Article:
5 Curiosities About Mice Teeth
Mice teeth can cause a certain amount of fear in humans. Their bite, although not dangerous or excessively painful, is capable of piercing the skin. That’s why many people are repulsed by these animals.
However, mice teeth are very interesting and we’re going to tell you all about them today. Even if you don’t like rodents, the first step to overcoming fear and repulsion is to be informed about how wonderful any living being can be. Let’s make a start!
5 curiosities about mice teeth
Mice belong to the Mus genus and the Muridae family. They’re viviparous mammals and the oldest fossils of this species date back to the Upper Miocene (about 23 million years ago). Even since then, their incredible adaptability and small size have played in their favor for survival. Their teeth are one of the most useful tools they possess, as you’ll see below.
1. Mice teeth are continuously growing
The teeth of these animals never stop growing, as the roots of their incisors and molars are open. In fact, they grow quite rapidly, about 1 to 2 millimeters per week.
Since many of the fruits included in their diet have a hard shell, rodents must be able to gnaw their way through them. If their teeth didn’t grow continuously, they would wear them down so much that they would completely disappear.
2. They are yellow
Although in humans it’s a sign of disease or lack of hygiene, yellow teeth are perfectly normal in rodents such as mice. This is due to their enamel, which contains iron oxides or hydroxides that oxidize on contact with air, giving this yellow or orange coloration, depending on the species.
If you live with a rodent or mouse, you should never bleach its teeth. This coloration is normal and their mouth isn’t dirty. If you apply these treatments you could seriously damage their health.
3. They don’t have premolars
No doubt you know that animals that don’t eat meat don’t have canines or fangs. Logically, this is the case with mice, as they feed on vegetables and fruits and their only source of animal protein is insects, but did you know that they don’t have premolars either?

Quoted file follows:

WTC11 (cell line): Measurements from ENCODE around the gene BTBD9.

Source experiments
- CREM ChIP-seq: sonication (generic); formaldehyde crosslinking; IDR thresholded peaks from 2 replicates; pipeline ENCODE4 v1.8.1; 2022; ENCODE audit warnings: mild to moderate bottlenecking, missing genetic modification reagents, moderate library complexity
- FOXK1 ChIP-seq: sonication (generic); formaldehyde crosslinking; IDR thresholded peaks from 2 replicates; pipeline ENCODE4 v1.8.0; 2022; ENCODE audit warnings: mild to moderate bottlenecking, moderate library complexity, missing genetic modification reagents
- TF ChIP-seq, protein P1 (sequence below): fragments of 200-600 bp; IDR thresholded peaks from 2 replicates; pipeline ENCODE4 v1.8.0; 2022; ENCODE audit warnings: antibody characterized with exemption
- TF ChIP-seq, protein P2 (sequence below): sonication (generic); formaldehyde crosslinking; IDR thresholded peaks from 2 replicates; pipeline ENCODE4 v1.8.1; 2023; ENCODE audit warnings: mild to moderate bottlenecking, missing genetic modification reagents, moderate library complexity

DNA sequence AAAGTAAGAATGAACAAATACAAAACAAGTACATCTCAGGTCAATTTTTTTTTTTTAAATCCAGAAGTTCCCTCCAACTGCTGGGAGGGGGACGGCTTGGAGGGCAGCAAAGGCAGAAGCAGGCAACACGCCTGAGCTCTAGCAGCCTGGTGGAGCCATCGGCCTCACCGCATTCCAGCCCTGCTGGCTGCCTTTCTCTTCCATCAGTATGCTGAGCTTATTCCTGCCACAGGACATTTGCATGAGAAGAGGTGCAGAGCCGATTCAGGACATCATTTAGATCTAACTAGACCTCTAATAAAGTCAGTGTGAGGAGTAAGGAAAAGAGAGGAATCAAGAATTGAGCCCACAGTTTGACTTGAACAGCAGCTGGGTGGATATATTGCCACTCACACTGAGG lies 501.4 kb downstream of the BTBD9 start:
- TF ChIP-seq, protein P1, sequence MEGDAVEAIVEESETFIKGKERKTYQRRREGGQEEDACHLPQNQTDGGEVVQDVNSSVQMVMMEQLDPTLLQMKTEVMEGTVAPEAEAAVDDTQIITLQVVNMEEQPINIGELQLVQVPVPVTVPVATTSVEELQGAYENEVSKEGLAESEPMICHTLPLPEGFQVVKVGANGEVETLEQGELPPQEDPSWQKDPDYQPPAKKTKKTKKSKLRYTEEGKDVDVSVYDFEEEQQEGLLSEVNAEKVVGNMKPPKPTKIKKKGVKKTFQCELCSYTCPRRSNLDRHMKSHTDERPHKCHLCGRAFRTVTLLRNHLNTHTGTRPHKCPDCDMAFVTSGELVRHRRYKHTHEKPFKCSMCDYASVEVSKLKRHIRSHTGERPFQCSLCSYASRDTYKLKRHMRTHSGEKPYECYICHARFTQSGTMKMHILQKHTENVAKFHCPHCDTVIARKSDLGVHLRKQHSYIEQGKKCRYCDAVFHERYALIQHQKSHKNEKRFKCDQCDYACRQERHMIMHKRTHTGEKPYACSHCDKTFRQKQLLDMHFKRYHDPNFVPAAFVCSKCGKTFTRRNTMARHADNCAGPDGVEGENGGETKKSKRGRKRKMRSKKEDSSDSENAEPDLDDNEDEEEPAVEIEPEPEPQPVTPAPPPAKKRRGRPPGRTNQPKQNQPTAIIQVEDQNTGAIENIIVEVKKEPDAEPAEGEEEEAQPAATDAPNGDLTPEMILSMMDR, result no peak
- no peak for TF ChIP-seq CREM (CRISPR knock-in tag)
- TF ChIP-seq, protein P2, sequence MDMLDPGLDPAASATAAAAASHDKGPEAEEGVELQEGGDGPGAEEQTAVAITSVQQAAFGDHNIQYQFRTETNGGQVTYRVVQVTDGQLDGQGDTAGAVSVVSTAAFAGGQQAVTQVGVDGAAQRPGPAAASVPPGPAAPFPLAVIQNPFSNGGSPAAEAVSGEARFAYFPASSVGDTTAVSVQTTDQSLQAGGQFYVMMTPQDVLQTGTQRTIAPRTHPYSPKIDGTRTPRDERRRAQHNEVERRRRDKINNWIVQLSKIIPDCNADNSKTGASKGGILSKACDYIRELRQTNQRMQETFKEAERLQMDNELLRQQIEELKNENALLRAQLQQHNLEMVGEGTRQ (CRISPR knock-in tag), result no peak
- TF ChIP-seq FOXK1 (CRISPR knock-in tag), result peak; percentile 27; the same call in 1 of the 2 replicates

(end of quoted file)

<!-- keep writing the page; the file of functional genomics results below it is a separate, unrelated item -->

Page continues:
It’s true that some rodent families have them, such as squirrels, but muroids have never had them throughout their natural history. Instead, their molars are capable of crushing the small pieces they chop up with their incisors.
The toothless space between the incisors and molars is known as a diastema.
4. If they grow more than they should it’s a serious problem
Sometimes, when they have an inadequate diet in captivity or suffer from a dental health problem, mice teeth grow more than they should. This can lead to a myriad of serious diseases, such as malocclusion or molar overgrowth.
Whenever you notice anything unusual about your mouse’s teeth, go to the veterinarian, as all these ailments cause great pain in the animal, in addition to the fact that they could prevent them from eating.
5. They can chew and gnaw
Although both terms may seem similar in colloquial language, the truth is that they are very different at a biological level. In general, existing rodent species have specialized in one of the two. Those that needed to go through shells, such as the squirrel, specialized in gnawing. Others, such as the guinea pig, feed primarily on plant fibers, so they chew rather than gnaw.
However, a study has found that rats and mice are able to perform both types of movements, gnawing and chewing. Their bite is much more efficient and allows them to vary their feeding greatly, favoring their opportunistic style.
As you can see, mice teeth hold a lot of secrets. It’s natural not to think too much about our teeth, but comparing different species can provide valuable information about their biology.
This information is very useful when it comes to providing care for animals that share their lives with us, as health measures derived from knowledge about our own species are often applied.
So, if you have a pet mouse, always make sure to consult a veterinarian whenever you feel something may be wrong with its health. And, above all, find out all you can about these fascinating animals!It might interest you...
All cited sources were thoroughly reviewed by our team to ensure their quality, reliability, currency, and validity. The bibliography of this article was considered reliable and of academic or scientific accuracy.
- Moya‐Costa, R., Bauluz, B., & Cuenca‐Bescós, G. (2019). Structure and composition of the incisor enamel of extant and fossil mammals with tooth pigmentation. Lethaia, 52(3), 370-388.
- Cox, P. G., Rayfield, E. J., Fagan, M. J., Herrel, A., Pataky, T. C., & Jeffery, N. (2012). Functional evolution of the feeding system in rodents. PLoS One, 7(4), e36299.